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Marshall's fast start fizzles

MU football
Oct. 18, 2009 @ 12:29 AM

MORGANTOWN -- Marshall's missed opportunities resulted in a fourth consecutive Friends of Coal Bowl loss.

The bottom line resulted in West Virginia (5-1) posting a 24-7 victory over the competitive Thundering Herd (4-3) before a Milan Puskar Stadium crowd of 54,432.

An unusual first half featuring turnovers, a Marshall faked punt attempt and an injured West Virginia starting quarterback concluded with a 7-3 Thundering Herd advantage. A 16-play, 64-yard drive lasting 8:14 and aided by a facemask penalty flagged on WVU resulted in Brian Anderson's 12-yard touchdown scramble.

An opportunity for a two-possession lead was lost when Darius Marshall fumbled away possession at the West Virginia 8-yard line. Marshall's next possession ended with Kase Whitehead narrowly being denied on a fake punt attempt.

West Virginia soon pounced, trimming the deficit to 7-3 on Tyler Bitancurt's 32-yard field goal, kicking off a run of 24 unanswered points. Numerous opportunities were lost under dark, damp conditions, but Marshall's head coach wouldn't bite on the "We let one get away" cliche.

"That was the final score -- 24-7," Mark Snyder said. "You have to credit West Virginia. We knew they had been a second half team, as we have been all year.

"We knew it was going to be a challenge of two teams in-state in the second half and the third quarter was all about field position. We couldn't get the ball, and we're punting to the 50 each time."

A 29-yard Marshall punt positioned WVU near midfield for its next score. Taking over in Marshall territory, the Mountaineers assumed the lead for good on Noel Devine's 14-yard touchdown run, providing a 10-7 edge less than five minutes into the second half.

West Virginia backup quarterback Geno Smith, subbing for injured starter Jarrett Brown, connected with Jock Sanders for 13 yards on fourth down and 10, setting up the decisive touchdown.

"He just stepped up in the pocket and made a good throw," Thundering Herd linebacker Mario Harvey said.

A fumble by Thundering Herd tight end Cody Slate preceded the score that essentially decided the game. Five plays later, Smith, fired a 33-yard touchdown pass down the right seam to Alric Arnett, extending the advantage to 17-7. Marshall cornerback DeQuan Bembry defended the play well, but excellent execution won out.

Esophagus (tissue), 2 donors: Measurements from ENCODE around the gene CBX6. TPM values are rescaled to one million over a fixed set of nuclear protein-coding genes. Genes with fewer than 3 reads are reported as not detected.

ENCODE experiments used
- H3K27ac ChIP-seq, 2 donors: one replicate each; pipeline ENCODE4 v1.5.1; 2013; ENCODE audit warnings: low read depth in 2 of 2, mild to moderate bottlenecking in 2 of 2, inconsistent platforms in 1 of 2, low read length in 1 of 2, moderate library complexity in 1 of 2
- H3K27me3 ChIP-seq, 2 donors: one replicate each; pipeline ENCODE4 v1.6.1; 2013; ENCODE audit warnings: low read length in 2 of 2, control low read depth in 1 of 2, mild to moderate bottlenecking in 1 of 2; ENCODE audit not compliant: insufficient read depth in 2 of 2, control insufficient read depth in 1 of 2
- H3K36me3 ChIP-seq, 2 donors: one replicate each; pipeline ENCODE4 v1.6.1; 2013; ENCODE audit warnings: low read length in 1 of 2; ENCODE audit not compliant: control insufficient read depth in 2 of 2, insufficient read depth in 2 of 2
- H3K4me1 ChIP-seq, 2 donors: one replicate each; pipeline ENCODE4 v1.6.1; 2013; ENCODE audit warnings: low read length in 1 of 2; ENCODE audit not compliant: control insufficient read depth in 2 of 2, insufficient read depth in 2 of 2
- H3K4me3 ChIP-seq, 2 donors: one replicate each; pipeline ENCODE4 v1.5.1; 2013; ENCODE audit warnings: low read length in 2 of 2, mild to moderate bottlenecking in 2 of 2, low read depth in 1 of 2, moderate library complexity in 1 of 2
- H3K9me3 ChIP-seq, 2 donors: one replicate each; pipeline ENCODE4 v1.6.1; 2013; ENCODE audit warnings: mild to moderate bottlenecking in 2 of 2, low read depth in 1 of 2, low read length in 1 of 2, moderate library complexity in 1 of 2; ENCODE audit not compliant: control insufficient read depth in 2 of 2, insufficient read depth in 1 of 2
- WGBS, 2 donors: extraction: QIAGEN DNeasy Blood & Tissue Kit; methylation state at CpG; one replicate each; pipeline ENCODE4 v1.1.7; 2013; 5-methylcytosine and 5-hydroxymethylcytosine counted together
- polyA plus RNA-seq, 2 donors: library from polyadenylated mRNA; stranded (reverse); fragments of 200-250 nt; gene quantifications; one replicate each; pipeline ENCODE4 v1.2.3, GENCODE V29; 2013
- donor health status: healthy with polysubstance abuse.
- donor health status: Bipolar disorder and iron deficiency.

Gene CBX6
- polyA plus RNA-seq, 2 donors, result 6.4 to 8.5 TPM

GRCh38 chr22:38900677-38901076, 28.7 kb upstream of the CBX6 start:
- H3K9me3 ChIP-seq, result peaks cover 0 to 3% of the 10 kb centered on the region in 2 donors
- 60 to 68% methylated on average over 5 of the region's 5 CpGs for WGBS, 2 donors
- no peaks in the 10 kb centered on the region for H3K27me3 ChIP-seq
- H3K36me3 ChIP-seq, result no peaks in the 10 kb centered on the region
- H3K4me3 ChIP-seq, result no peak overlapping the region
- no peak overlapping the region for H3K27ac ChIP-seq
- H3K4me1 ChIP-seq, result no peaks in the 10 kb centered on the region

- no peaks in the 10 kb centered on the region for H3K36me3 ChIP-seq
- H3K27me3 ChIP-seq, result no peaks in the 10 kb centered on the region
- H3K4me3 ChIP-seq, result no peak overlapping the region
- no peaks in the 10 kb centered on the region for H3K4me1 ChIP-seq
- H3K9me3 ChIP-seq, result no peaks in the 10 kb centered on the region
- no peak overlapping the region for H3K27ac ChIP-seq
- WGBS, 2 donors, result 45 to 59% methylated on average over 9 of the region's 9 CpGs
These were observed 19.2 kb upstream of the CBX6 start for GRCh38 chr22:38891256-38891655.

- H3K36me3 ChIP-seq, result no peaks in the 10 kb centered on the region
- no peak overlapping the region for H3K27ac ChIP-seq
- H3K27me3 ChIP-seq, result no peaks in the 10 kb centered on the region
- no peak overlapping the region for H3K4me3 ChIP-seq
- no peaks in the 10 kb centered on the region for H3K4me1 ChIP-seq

"That play by Arnett was just a great throw and catch," Snyder said. "You have to live with those, but otherwise I thought we played extremely well against a very good offense.

Devine, the nation's No. 3 leading rusher added a 9-yard scoring run late in the fourth quarter, providing a comfortable margin.

Still, Marshall's defense contained Devine relatively well. The speedy junior, averaging more than 126 rushing yards a game, totaled 103 on 19 carries.

"We did a good job of keeping him in the box and taking away the cutbacks," Harvey said. "You never know when he's going to find a seam and hit a 60-yard touchdown so I think we did a pretty good job."

Marshall's Darius Marshall, NCAA Division I-A's No. 2 running back at more than 147 yards a game, was limited to 82 yards on 25 attempts. Quarterback Brian Anderson, who suffered a concussion late in the game, completed 17 of 35 passes for 149 yards with two interceptions.

"Our defensive football team led by our defensive staff kept us in the game," West Virginia head coach Bill Stewart said.

Smith completed 15 of 21 passes for 147 yards for the Mountaineers, who will visit Huntington next season. Slate excelled offensively for the Thundering Herd, hauling in 10 passes for 102 yards.

"The defense played great and then in the second half we just put them in bad situations," Slate said. "The offense has to step up and make plays."

Marshall returns to Conference USA play Saturday against UAB. Kickoff at Joan C. Edwards Stadium is noon and CSS will televise the game.

"I said to the team just a minute ago, this is the most focused, positive, feel-good-about-themselves group I've been around since I've been here," Snyder said. "They have confidence and I just told them we have to follow it up and take it back to Huntington with us and we'll be fine, because that was a very confident group."

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